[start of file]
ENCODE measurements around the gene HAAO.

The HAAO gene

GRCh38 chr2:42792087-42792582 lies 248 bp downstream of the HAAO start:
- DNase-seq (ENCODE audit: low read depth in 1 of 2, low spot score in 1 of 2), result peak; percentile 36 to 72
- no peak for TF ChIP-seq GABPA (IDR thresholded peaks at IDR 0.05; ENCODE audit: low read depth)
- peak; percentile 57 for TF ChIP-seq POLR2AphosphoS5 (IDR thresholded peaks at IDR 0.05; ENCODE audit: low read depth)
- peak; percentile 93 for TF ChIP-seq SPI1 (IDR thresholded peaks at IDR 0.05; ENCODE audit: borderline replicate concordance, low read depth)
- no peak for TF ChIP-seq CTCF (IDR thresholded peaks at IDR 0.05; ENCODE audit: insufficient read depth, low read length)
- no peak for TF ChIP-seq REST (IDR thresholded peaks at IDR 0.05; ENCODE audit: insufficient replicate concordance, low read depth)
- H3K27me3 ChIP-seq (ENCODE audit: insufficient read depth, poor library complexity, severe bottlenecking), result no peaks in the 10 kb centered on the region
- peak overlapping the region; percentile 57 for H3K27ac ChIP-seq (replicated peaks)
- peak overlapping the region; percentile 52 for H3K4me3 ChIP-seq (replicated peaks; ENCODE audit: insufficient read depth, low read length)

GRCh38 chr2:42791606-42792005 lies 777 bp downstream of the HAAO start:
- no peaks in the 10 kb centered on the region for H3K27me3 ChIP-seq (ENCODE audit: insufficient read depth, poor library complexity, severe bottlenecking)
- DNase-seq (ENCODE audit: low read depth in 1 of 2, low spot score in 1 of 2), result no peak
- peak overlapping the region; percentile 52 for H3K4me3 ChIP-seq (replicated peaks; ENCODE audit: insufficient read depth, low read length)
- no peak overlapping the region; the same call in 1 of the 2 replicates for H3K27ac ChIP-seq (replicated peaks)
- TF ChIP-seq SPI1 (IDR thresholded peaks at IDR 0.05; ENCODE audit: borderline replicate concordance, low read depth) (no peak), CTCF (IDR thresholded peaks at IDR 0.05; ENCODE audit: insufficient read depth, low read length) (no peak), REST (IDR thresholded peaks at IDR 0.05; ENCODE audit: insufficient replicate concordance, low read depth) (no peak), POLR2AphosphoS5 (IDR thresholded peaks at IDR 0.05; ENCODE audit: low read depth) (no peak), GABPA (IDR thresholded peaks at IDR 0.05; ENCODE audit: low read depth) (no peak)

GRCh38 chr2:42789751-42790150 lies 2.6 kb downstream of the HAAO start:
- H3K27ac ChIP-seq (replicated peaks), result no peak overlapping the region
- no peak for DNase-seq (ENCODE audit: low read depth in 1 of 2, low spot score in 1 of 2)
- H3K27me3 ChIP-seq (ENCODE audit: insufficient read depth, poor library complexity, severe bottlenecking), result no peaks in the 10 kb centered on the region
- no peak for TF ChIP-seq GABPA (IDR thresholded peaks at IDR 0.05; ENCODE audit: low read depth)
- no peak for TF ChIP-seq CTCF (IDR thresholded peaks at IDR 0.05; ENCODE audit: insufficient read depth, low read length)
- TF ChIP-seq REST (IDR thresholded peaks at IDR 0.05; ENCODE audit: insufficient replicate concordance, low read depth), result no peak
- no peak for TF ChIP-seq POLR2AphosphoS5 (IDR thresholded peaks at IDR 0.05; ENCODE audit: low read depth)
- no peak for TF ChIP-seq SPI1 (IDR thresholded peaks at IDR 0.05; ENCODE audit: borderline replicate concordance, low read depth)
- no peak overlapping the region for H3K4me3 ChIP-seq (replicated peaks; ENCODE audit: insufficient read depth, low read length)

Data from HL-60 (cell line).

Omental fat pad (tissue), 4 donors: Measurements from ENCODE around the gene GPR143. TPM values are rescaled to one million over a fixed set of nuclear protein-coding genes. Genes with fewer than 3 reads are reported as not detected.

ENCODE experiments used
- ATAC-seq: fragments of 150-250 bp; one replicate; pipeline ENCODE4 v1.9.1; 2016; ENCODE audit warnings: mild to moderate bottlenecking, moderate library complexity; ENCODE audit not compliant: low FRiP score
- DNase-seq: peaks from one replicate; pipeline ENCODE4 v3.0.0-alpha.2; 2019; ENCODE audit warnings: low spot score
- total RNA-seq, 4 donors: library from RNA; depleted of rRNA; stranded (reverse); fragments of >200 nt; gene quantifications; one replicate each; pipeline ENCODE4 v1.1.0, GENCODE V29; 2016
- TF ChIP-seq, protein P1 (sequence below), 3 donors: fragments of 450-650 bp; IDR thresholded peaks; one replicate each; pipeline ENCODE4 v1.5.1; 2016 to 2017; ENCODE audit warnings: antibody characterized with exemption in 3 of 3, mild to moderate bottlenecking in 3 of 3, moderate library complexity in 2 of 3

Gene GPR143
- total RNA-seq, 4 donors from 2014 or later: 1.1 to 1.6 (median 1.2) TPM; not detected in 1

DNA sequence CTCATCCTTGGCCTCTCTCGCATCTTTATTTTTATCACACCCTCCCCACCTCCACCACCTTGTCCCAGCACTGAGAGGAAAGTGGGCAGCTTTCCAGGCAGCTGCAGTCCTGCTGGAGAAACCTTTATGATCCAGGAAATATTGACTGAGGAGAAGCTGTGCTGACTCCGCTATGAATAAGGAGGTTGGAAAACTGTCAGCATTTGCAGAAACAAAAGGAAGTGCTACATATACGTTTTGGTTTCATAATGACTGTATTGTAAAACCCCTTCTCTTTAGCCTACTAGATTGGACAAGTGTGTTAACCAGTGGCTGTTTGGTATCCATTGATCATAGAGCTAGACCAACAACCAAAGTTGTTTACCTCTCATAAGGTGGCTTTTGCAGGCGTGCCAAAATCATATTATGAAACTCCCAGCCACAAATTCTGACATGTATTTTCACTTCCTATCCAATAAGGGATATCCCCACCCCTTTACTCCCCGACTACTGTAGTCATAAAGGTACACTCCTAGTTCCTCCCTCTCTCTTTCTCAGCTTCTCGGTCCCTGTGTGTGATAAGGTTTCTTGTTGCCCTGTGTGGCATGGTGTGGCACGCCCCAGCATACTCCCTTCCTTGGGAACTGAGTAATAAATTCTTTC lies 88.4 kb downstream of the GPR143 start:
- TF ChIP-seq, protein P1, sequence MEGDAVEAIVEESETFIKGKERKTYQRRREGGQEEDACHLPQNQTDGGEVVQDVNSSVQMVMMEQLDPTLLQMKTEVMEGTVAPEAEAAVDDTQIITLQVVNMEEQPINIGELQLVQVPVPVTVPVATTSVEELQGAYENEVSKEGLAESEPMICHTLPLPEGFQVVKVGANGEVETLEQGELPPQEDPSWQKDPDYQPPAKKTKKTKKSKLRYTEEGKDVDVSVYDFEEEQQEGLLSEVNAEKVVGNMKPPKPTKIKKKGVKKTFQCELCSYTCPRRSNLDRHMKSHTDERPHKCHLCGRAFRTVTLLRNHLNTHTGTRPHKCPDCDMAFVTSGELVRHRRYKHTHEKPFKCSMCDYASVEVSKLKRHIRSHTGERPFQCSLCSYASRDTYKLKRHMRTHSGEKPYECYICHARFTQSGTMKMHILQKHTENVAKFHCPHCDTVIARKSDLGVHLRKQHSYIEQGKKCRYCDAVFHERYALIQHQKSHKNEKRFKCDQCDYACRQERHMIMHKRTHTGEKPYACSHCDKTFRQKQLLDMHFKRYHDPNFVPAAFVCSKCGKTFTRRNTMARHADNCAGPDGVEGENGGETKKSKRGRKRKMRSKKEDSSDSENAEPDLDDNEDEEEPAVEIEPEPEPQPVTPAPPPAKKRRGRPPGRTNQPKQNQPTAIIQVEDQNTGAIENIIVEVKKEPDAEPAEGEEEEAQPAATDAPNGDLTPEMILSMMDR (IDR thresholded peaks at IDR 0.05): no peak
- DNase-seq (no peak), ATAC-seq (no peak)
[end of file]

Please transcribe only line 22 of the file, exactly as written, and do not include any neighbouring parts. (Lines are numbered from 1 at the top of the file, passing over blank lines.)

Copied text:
- H3K27me3 ChIP-seq (ENCODE audit: insufficient read depth, poor library complexity, severe bottlenecking), result no peaks in the 10 kb centered on the region